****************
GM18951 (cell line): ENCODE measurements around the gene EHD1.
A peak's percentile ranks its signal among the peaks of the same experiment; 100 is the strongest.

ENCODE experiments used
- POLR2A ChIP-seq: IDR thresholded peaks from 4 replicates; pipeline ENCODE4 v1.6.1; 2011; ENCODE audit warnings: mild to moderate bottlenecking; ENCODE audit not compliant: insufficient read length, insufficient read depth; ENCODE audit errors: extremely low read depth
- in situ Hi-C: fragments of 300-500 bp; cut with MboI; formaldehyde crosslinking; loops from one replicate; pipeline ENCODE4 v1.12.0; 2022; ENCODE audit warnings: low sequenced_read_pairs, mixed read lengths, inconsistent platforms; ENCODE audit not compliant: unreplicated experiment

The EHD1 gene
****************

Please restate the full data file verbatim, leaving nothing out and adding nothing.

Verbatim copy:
GM18951 (cell line): ENCODE measurements around the gene EHD1.
A peak's percentile ranks its signal among the peaks of the same experiment; 100 is the strongest.

ENCODE experiments used
- POLR2A ChIP-seq: IDR thresholded peaks from 4 replicates; pipeline ENCODE4 v1.6.1; 2011; ENCODE audit warnings: mild to moderate bottlenecking; ENCODE audit not compliant: insufficient read length, insufficient read depth; ENCODE audit errors: extremely low read depth
- in situ Hi-C: fragments of 300-500 bp; cut with MboI; formaldehyde crosslinking; loops from one replicate; pipeline ENCODE4 v1.12.0; 2022; ENCODE audit warnings: low sequenced_read_pairs, mixed read lengths, inconsistent platforms; ENCODE audit not compliant: unreplicated experiment

The EHD1 gene